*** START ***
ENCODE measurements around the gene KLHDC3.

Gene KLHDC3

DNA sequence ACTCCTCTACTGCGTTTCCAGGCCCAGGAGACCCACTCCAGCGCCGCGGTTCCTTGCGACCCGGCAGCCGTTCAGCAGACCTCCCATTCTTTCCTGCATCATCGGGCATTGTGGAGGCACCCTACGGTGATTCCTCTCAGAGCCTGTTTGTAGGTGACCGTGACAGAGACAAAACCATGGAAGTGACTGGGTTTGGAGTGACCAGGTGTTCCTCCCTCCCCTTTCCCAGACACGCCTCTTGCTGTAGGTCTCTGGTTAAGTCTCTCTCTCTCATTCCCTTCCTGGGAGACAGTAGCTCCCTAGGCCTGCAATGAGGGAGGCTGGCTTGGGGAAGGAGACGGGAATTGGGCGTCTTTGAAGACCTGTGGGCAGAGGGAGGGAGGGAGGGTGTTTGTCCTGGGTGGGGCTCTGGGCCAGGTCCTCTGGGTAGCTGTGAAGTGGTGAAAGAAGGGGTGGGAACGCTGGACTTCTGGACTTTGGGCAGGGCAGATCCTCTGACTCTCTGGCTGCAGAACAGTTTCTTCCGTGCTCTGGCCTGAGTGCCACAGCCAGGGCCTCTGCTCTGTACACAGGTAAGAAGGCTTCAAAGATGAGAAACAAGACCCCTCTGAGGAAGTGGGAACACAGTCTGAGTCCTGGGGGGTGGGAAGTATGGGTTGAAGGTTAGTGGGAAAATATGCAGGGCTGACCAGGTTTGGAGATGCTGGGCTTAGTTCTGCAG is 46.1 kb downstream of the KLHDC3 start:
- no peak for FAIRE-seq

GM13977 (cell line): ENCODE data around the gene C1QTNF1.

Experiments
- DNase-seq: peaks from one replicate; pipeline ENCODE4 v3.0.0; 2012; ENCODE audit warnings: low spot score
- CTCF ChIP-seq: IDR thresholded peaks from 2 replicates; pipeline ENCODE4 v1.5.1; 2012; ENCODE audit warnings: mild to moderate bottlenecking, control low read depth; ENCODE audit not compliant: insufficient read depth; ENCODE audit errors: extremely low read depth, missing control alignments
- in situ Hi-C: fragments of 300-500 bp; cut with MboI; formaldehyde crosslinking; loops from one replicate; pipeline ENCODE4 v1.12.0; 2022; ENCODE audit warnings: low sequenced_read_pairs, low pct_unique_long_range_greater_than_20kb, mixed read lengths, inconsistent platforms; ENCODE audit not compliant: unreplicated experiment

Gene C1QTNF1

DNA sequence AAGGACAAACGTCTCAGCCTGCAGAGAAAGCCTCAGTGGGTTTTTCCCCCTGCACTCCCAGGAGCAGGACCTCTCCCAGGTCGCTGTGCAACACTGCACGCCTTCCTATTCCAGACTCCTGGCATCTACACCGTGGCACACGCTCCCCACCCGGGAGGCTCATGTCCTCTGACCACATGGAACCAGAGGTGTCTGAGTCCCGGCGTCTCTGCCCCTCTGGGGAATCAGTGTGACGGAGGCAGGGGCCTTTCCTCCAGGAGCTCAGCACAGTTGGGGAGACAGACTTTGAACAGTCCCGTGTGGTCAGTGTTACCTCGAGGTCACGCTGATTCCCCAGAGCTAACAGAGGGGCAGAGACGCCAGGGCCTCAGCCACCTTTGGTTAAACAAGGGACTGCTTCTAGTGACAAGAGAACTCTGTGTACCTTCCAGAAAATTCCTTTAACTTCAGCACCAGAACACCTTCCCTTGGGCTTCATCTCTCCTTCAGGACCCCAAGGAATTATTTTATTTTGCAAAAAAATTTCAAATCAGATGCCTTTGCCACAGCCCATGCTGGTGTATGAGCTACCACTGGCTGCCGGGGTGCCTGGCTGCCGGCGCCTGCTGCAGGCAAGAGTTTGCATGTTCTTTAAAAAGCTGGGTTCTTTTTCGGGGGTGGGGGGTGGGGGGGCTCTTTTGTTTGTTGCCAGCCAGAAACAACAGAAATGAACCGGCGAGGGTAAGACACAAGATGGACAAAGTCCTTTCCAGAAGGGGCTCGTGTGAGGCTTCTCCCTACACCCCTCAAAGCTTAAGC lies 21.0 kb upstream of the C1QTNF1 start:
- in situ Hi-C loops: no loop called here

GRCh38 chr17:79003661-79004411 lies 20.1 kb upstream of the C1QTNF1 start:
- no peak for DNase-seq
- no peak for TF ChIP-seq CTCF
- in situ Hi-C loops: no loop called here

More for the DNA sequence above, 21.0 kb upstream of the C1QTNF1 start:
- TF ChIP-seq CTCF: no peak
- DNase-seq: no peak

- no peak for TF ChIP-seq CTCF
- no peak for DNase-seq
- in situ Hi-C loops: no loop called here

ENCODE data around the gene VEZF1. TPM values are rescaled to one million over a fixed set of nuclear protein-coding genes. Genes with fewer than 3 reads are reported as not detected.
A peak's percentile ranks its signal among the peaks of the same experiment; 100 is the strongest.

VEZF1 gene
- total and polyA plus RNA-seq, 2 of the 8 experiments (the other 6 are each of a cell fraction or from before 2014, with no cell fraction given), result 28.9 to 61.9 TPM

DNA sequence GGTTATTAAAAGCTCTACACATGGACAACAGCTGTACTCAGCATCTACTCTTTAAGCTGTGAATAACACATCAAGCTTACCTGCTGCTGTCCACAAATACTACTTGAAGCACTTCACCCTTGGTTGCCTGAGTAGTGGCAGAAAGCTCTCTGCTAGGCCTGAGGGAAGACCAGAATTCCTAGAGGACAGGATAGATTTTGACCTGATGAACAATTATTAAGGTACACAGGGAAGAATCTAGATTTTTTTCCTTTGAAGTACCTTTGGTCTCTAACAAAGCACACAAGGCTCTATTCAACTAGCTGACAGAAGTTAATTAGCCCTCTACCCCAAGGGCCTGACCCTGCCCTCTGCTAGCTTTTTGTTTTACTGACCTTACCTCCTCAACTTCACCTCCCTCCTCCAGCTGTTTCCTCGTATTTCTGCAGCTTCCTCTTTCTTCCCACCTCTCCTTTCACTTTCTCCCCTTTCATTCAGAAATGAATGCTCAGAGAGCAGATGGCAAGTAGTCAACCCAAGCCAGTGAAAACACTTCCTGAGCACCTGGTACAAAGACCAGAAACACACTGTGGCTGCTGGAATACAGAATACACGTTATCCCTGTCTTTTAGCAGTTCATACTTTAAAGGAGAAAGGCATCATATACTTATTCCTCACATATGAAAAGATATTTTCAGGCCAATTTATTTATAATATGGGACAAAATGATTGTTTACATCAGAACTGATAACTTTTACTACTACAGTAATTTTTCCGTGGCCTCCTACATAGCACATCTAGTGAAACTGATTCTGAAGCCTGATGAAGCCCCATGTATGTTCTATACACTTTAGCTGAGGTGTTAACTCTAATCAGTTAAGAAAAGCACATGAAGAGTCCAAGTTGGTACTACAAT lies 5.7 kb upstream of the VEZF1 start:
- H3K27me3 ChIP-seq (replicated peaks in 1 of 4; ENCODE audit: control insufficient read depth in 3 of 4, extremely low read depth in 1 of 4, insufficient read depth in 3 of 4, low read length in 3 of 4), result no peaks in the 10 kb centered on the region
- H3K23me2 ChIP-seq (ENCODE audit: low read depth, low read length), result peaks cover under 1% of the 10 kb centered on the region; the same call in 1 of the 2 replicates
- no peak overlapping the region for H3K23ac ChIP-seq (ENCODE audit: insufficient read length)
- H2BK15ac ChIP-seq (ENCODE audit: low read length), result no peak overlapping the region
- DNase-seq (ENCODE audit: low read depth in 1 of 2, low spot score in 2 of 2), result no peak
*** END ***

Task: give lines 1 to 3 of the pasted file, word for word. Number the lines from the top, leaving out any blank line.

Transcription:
ENCODE measurements around the gene KLHDC3.

Gene KLHDC3

DNA sequence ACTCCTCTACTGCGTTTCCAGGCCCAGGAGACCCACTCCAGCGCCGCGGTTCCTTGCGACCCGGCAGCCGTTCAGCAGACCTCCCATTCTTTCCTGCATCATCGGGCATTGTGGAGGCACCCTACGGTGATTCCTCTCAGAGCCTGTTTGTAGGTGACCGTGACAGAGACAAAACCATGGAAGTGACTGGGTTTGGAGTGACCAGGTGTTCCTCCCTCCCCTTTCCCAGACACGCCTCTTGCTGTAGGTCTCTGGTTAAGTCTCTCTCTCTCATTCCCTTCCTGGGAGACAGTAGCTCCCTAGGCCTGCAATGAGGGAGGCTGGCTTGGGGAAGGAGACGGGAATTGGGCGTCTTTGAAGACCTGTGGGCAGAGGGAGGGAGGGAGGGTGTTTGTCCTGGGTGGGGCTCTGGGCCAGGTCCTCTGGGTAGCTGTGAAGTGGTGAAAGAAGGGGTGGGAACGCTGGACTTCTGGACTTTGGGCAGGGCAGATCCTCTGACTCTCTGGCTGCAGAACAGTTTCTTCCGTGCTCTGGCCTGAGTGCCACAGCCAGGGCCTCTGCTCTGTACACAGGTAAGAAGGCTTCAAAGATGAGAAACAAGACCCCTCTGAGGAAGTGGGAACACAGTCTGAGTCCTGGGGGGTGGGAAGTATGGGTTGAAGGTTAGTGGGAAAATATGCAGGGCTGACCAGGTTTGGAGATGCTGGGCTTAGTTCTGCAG is 46.1 kb downstream of the KLHDC3 start: